We are incredibly honored and humbled by the success of Game Dev Tycoon and for the past five years we have turned this small two-brother team into a seven-people indie studio and poured our heart into developing our next game: Tavern Keeper. It's not ready yet but we plan to write an update in coming weeks and give you a better idea of what to expect.


Quite an old screenshot by now. We'll aim to share more soon.

Please consider following our developer page and sign up to our newsletter if you want to know more. We are also thinking of doing a special Game Dev Tycoon developer stream in a week or so. If you’d be interested in that, please let us know in the comments.

Thanks for all the 🎮

-
Patrick Klug
Greenheart Games 💚
52 comments Read more

June 18

Greenheart Games developer page online



Valve has just launched developer pages on Steam allowing you to follow your favorite creators and be notified of upcoming games. It's like they read our minds :ghsmile:

If you want to follow our journey and stay up to date with news on our next game, please consider following us here:

https://store.steampowered.com/developer/greenheartgames

You can also sign up to our Tavern Keeper newsletter on the official website:

https://tavernkeeper.com/

- Patrick
💚 Greenheart Games
18 comments Read more

Just Updated

About This Game

In Game Dev Tycoon you replay the history of the gaming industry by starting your own video game development company in the 80s. Create best selling games. Research new technologies and invent new game types. Become the leader of the market and gain worldwide fans.

A journey through gaming history


Start in the 80s
Start your adventure in a small garage office in the 80s. Enjoy the hand-crafted level design while you develop your first simple games. Gain experience, unlock new options and create your first game engine.

Create games your way
In Game Dev Tycoon the decisions you make during development really matter. Decide which areas you want to focus on. Does your game need more gameplay or should you focus more on quests? These decisions will have a major impact on the success of your game.

Grow your company
Once you have successfully released a few games you can move into your own office and forge a world-class development team. Hire staff, train them and unlock new options.

Make larger more complex games
With experience and a good team, you can release larger, more complex games. Larger games bring new challenges and you will have to manage your team well to deliver hit games.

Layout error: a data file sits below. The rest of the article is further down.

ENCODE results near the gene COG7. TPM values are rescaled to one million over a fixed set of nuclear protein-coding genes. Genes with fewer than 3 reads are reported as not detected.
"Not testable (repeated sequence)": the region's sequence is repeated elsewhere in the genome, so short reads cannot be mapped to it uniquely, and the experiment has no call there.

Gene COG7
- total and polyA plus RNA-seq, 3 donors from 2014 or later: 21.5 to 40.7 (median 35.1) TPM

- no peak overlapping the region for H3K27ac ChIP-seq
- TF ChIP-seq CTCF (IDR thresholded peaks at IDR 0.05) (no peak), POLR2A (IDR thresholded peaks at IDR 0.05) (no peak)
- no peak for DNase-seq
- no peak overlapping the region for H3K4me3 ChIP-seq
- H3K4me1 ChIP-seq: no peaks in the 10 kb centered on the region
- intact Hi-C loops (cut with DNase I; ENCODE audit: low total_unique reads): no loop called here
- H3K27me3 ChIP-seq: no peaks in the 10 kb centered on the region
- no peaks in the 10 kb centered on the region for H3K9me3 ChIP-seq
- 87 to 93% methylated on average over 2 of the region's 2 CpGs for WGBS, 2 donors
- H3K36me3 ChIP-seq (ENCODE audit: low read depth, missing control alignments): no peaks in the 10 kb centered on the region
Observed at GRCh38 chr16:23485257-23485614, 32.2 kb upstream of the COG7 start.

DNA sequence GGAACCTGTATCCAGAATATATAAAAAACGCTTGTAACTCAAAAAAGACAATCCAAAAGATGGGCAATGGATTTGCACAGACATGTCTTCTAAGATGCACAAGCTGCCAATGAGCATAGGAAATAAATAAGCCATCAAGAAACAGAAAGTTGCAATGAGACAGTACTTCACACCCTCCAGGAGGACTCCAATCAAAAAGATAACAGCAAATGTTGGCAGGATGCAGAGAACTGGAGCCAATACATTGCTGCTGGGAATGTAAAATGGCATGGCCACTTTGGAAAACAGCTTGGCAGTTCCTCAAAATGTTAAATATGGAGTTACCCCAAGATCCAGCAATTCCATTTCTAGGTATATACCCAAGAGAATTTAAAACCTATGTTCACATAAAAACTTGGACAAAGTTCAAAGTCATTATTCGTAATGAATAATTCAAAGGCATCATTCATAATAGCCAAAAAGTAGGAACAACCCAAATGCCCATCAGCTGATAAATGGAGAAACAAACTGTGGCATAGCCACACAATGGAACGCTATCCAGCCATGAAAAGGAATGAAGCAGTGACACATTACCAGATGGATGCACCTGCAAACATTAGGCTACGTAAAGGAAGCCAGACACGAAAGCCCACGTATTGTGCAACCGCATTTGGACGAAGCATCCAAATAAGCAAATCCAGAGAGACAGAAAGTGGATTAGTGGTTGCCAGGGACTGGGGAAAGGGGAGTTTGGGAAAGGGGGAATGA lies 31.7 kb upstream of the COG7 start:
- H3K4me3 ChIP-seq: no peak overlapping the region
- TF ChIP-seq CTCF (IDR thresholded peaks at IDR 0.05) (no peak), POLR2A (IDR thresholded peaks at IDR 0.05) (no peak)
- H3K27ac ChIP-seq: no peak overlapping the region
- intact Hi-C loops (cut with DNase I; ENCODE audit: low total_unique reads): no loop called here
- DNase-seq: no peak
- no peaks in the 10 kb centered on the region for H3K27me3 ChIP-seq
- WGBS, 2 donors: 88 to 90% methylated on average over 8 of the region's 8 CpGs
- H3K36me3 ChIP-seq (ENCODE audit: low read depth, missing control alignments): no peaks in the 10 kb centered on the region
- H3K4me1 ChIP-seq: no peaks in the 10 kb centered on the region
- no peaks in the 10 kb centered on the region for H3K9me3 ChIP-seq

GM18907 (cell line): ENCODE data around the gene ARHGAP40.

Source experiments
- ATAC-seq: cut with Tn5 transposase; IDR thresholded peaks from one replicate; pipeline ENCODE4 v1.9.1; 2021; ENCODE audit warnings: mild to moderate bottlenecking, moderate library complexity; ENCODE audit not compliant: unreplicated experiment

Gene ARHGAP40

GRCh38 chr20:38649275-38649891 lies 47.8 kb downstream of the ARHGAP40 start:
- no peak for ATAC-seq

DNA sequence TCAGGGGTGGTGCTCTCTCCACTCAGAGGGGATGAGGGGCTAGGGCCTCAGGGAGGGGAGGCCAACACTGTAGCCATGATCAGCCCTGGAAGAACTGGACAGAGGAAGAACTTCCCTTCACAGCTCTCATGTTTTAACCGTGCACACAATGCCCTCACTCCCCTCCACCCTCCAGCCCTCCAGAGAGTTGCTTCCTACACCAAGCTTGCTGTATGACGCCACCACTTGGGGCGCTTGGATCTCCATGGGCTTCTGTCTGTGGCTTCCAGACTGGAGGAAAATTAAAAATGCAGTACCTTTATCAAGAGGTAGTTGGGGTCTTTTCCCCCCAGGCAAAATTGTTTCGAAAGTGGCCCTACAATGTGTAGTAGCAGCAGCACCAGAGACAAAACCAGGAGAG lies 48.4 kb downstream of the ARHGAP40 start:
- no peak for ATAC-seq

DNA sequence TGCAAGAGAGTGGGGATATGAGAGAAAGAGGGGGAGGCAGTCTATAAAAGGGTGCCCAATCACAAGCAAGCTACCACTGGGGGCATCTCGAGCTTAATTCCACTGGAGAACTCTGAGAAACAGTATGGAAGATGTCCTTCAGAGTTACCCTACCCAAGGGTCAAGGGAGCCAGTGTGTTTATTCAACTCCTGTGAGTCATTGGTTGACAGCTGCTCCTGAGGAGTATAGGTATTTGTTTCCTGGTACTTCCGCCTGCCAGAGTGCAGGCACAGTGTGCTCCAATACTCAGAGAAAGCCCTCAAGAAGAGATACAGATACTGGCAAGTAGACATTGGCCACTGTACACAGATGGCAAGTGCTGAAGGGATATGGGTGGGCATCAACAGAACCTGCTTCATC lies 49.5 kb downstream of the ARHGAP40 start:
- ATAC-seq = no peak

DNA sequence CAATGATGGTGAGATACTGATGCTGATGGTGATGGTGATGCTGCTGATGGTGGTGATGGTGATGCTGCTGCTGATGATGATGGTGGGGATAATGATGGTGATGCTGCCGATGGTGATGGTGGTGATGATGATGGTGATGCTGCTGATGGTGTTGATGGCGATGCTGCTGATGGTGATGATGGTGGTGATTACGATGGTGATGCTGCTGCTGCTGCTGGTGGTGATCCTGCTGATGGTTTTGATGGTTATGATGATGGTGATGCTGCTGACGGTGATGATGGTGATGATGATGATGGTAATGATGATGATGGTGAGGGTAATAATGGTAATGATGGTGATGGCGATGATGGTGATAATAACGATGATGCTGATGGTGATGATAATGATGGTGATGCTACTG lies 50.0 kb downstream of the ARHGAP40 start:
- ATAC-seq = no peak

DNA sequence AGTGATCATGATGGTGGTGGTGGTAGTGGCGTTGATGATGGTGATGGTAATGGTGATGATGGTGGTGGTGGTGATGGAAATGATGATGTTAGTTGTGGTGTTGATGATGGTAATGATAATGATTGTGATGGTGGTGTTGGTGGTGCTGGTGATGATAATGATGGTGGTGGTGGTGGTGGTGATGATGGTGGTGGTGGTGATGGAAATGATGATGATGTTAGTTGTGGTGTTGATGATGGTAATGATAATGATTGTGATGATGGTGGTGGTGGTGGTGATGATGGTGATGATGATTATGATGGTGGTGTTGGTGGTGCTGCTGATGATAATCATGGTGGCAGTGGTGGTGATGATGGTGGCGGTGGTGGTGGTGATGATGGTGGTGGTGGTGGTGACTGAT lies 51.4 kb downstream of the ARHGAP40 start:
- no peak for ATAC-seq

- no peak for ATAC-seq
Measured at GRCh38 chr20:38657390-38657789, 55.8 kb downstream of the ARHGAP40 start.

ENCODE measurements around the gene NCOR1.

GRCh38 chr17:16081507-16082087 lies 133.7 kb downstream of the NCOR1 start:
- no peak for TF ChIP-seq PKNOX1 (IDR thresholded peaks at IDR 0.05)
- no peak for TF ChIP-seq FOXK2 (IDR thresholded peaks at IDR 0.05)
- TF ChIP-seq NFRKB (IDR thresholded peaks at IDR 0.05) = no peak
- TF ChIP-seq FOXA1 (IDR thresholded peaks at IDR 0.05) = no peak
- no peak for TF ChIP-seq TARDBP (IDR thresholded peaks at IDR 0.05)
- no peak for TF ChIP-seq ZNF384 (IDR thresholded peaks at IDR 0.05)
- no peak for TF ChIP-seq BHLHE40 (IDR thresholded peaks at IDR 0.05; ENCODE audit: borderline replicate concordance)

Features


  • Start a game development company in the 80s
  • Design and create games
  • Gain new insights through game reports
  • Research new technologies
  • Create custom game engines
  • Move into bigger offices
  • Forge a world-class development team
  • Unlock secret labs
  • Conduct industry changing projects
  • Unlock achievements
  • Modding support
  • Workshop support
  • Community translations for German, Spanish, French, Portuguese (Brazil), Russian, Czech, Swedish, Dutch and Italian are available through the in-game menu.

The full game has many more features which are not listed here to prevent spoilers.

System Requirements

Windows
Mac OS X
SteamOS + Linux
    Minimum:
    • OS: Windows XP SP3
    • Processor: 2 GHz dual core
    • Memory: 2 GB RAM
    • Graphics: Hardware Accelerated Graphics with dedicated memory
    • Additional Notes: minimum resolution of 1024x768
    Recommended:
    • OS: Windows 7/8
    • Memory: 4 GB RAM
    • Graphics: Hardware Accelerated Graphics with 1GB memory
    Minimum:
    • OS: Mac OS 10.7.5+
    • Processor: 2 GHz dual core
    • Memory: 2 GB RAM
    • Graphics: Hardware Accelerated Graphics with dedicated memory
    • Additional Notes: minimum resolution of 1024x768
    Recommended:
    • OS: Mac OS 10.8
    • Memory: 4 GB RAM
    • Graphics: Hardware Accelerated Graphics with 1GB memory
    Minimum:
    • Processor: 2 GHz dual core
    • Memory: 2 GB RAM
    • Graphics: Hardware Accelerated Graphics with dedicated memory
    • Additional Notes: minimum resolution of 1024x768
    Recommended:
    • Memory: 4 GB RAM
    • Graphics: Hardware Accelerated Graphics with dedicated memory
    • Additional Notes: minimum resolution of 1024x768